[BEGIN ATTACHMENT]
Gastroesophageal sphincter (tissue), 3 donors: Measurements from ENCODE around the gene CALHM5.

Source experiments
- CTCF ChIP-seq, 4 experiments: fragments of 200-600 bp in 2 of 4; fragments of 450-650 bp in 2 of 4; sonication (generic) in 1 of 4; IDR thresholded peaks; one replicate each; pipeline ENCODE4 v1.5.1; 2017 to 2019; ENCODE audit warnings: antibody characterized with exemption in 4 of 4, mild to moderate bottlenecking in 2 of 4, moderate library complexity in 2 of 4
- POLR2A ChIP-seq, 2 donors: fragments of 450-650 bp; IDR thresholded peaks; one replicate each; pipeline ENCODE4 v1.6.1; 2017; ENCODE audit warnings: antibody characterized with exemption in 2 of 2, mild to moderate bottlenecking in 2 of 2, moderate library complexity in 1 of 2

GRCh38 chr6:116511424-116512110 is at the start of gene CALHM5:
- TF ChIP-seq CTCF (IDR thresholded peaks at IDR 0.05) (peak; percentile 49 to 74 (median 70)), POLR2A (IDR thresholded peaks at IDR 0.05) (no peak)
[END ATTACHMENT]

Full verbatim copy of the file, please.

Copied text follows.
Gastroesophageal sphincter (tissue), 3 donors: Measurements from ENCODE around the gene CALHM5.

Source experiments
- CTCF ChIP-seq, 4 experiments: fragments of 200-600 bp in 2 of 4; fragments of 450-650 bp in 2 of 4; sonication (generic) in 1 of 4; IDR thresholded peaks; one replicate each; pipeline ENCODE4 v1.5.1; 2017 to 2019; ENCODE audit warnings: antibody characterized with exemption in 4 of 4, mild to moderate bottlenecking in 2 of 4, moderate library complexity in 2 of 4
- POLR2A ChIP-seq, 2 donors: fragments of 450-650 bp; IDR thresholded peaks; one replicate each; pipeline ENCODE4 v1.6.1; 2017; ENCODE audit warnings: antibody characterized with exemption in 2 of 2, mild to moderate bottlenecking in 2 of 2, moderate library complexity in 1 of 2

GRCh38 chr6:116511424-116512110 is at the start of gene CALHM5:
- TF ChIP-seq CTCF (IDR thresholded peaks at IDR 0.05) (peak; percentile 49 to 74 (median 70)), POLR2A (IDR thresholded peaks at IDR 0.05) (no peak)